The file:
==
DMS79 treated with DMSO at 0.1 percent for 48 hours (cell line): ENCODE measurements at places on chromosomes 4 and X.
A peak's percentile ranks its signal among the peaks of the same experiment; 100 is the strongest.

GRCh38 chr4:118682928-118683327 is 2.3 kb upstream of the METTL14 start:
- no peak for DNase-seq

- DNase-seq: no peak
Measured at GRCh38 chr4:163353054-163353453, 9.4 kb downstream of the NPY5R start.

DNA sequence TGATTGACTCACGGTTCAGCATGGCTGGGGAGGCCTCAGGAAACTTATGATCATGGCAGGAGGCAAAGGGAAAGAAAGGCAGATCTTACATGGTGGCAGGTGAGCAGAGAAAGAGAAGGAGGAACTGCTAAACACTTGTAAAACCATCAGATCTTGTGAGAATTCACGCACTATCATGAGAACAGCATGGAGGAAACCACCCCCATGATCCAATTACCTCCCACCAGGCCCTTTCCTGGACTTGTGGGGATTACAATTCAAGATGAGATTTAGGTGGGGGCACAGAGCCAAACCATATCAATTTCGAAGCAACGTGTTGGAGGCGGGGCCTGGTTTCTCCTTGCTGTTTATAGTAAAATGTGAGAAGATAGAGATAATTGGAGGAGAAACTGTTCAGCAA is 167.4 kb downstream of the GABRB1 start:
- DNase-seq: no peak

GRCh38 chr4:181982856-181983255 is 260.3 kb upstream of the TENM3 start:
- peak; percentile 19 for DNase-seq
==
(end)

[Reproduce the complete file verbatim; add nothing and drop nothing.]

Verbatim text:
DMS79 treated with DMSO at 0.1 percent for 48 hours (cell line): ENCODE measurements at places on chromosomes 4 and X.
A peak's percentile ranks its signal among the peaks of the same experiment; 100 is the strongest.

GRCh38 chr4:118682928-118683327 is 2.3 kb upstream of the METTL14 start:
- no peak for DNase-seq

- DNase-seq: no peak
Measured at GRCh38 chr4:163353054-163353453, 9.4 kb downstream of the NPY5R start.

DNA sequence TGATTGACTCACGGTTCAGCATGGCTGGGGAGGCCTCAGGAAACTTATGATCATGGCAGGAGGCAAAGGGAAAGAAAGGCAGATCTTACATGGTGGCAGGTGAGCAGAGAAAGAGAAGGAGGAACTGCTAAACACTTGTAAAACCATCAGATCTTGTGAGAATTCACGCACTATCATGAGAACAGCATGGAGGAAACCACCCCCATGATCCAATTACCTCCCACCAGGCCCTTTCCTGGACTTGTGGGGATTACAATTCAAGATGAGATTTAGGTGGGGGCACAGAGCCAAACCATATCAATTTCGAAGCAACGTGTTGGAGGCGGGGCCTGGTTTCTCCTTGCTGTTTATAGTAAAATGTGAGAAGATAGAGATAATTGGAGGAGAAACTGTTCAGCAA is 167.4 kb downstream of the GABRB1 start:
- DNase-seq: no peak

GRCh38 chr4:181982856-181983255 is 260.3 kb upstream of the TENM3 start:
- peak; percentile 19 for DNase-seq